The Family in America Assesses Impact of Federal Family Planning and the "U.S. War on Fertility"
WASHINGTON, March 3, 2011 /PRNewswire-USNewswire/ -- Defunding Planned Parenthood is only part of the story regarding taxpayer funding under Title X. The negative social effects on women, children, and families and the economic impact from Title X have not even been discussed during the current national propaganda campaign by Planned Parenthood and its allies over its defunding in the Continuing Resolution amendment offered by Congressman Mike Pence.
"How timely is it that the most recent issue of The Family in America: A Journal of Public Policy would highlight the harm and exploitation of women and children under Title X programs," commented Larry Jacobs, vice-president of The Howard Center for Family, Religion & Society.
Marking the 40th anniversary of the federal government's entree into "family planning" through Title X of the Public Health Services Act of 1970, the latest issue of The Family in America explores "the U.S. War on Fertility" with hard-hitting essays that quantify the downside of President Richard Nixon's attempt to outdo his predecessor's efforts to usher in the Great Society.
Those essays include Robert W. Patterson's feature linking the ruinous social effects of federal family planning to the failures of the War on Poverty; Jennifer Roback Morse's examination of the incoherence of federal "sex" policy; and Allan C. Carlson's examination of how changing Protestant attitudes toward contraception paved the way for "population control" measures like Title X. Learn more at www.familyinamerica.org.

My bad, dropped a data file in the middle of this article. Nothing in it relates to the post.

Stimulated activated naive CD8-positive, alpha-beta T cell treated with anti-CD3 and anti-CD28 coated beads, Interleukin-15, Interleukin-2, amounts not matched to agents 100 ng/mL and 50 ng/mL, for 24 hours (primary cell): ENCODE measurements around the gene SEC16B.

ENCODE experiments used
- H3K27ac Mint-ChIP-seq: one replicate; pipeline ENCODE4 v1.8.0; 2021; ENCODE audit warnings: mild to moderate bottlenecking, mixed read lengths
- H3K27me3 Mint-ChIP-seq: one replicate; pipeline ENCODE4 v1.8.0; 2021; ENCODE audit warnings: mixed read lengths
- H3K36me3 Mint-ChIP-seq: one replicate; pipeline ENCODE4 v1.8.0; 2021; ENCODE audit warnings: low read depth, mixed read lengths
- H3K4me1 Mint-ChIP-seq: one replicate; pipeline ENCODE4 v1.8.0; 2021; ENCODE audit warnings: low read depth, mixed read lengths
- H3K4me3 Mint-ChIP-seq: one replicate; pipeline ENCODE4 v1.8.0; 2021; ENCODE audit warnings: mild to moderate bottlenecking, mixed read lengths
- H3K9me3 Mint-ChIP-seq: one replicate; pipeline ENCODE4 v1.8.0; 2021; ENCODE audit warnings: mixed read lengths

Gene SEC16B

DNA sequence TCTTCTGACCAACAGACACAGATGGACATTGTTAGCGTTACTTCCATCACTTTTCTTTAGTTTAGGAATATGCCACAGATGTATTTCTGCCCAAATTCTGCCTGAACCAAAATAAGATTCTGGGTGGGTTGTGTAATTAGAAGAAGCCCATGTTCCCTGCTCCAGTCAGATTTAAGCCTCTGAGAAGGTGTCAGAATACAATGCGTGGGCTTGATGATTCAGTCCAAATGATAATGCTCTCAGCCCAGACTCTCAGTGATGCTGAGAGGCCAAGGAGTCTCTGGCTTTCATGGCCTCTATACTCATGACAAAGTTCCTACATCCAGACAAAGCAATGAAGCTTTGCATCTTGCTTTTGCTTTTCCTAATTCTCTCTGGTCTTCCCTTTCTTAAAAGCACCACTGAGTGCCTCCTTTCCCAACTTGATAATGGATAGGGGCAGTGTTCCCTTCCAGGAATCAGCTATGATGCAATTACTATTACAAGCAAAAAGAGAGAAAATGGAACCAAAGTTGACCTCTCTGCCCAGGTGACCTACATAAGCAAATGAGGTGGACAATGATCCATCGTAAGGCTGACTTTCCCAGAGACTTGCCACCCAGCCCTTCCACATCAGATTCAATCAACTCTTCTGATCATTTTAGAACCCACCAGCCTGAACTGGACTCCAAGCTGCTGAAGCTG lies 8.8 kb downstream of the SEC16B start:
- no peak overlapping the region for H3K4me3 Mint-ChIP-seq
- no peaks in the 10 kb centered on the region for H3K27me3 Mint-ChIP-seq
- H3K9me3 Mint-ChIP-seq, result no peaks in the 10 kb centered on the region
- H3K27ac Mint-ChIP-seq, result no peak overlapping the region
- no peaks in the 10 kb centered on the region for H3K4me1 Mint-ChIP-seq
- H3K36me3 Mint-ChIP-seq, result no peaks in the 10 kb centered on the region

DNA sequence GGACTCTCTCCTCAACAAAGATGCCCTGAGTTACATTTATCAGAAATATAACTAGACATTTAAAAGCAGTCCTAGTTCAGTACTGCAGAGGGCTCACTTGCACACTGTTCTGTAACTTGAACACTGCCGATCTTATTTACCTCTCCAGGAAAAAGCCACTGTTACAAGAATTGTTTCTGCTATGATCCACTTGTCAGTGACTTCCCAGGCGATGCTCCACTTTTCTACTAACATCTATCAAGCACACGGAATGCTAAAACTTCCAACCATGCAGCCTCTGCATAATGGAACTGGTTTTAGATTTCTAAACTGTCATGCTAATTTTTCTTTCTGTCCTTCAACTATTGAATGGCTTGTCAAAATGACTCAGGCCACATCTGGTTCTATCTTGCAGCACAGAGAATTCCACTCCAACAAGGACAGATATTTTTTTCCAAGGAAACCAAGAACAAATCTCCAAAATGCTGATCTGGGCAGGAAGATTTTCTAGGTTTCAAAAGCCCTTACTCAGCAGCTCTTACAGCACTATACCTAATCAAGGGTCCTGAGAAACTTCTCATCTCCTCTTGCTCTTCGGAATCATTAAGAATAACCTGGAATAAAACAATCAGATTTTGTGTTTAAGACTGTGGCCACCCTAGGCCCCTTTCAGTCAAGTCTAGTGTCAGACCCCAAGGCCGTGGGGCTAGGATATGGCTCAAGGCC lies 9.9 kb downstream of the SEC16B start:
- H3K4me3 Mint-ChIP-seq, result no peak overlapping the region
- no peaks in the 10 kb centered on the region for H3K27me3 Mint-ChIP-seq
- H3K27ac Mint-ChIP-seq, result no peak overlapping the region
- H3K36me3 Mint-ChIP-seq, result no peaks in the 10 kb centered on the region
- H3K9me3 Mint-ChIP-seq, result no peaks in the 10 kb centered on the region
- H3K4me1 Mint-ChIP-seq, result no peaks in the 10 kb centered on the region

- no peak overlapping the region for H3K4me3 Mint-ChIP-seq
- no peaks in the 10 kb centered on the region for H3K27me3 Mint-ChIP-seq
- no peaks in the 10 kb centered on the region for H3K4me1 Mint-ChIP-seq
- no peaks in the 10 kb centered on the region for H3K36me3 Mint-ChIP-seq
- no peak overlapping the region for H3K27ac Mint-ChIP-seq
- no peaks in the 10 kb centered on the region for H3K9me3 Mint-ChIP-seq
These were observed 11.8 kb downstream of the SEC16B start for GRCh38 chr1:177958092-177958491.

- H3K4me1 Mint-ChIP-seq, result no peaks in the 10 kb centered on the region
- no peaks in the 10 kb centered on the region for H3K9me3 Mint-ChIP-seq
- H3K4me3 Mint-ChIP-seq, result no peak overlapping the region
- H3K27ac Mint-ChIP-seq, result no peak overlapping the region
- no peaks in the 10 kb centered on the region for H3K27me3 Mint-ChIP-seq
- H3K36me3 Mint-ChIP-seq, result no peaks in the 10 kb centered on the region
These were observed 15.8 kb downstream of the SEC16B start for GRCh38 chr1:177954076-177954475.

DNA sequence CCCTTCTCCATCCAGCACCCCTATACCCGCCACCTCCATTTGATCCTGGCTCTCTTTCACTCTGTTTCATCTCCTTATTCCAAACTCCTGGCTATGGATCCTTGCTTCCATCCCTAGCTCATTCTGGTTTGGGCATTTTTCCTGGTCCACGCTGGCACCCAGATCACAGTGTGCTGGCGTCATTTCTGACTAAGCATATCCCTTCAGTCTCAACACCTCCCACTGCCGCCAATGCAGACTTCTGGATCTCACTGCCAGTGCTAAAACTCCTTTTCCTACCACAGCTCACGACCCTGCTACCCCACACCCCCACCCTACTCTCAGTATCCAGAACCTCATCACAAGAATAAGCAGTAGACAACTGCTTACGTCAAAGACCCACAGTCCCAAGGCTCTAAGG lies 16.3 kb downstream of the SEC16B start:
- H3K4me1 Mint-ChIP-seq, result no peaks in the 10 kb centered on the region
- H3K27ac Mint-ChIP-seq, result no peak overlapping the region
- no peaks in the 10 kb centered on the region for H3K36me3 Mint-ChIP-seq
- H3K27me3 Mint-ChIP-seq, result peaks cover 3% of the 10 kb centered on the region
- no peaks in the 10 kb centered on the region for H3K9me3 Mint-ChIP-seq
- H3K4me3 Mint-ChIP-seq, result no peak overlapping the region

Robert W. Patterson's lead feature not only explores the dubious genesis of Title X, but also demonstrates how the track record of dramatic increases in unwed childbearing since 1970 indict Nixon's scheme to reduce "untimely and unwanted childbearing" as just another tragic experiment in social engineering.
Jennifer Roback Morse's essay explores the incoherence of federal efforts to reduce American fertility (through both Title X and Medicaid) and the Supreme Court's 1972 Eisenstadt "right to privacy" decision that allegedly demanded that the government remain neutral in matters of sexual behavior, marriage, and childbearing. The noted economist also explains how, when coupled with the 1973 Court decision creating an unrestricted right to abortion, that incoherence dramatically weakened normative expectations of marriage, leaving young unmarried woman vulnerable to the sexual exploits of men.
Allan C. Carlson, who is founder and International Secretary of The World Congress of Families, places the entire federal experiment with family planning into historical and cultural perspective, documenting how American Protestants--and particularly evangelical Protestants--reversed their historic opposition to birth control in the 1960s, a cultural shift that dramatically lessened public opposition to the U.S. War on Fertility.
SOURCE The Howard Center for Family, Religion and Society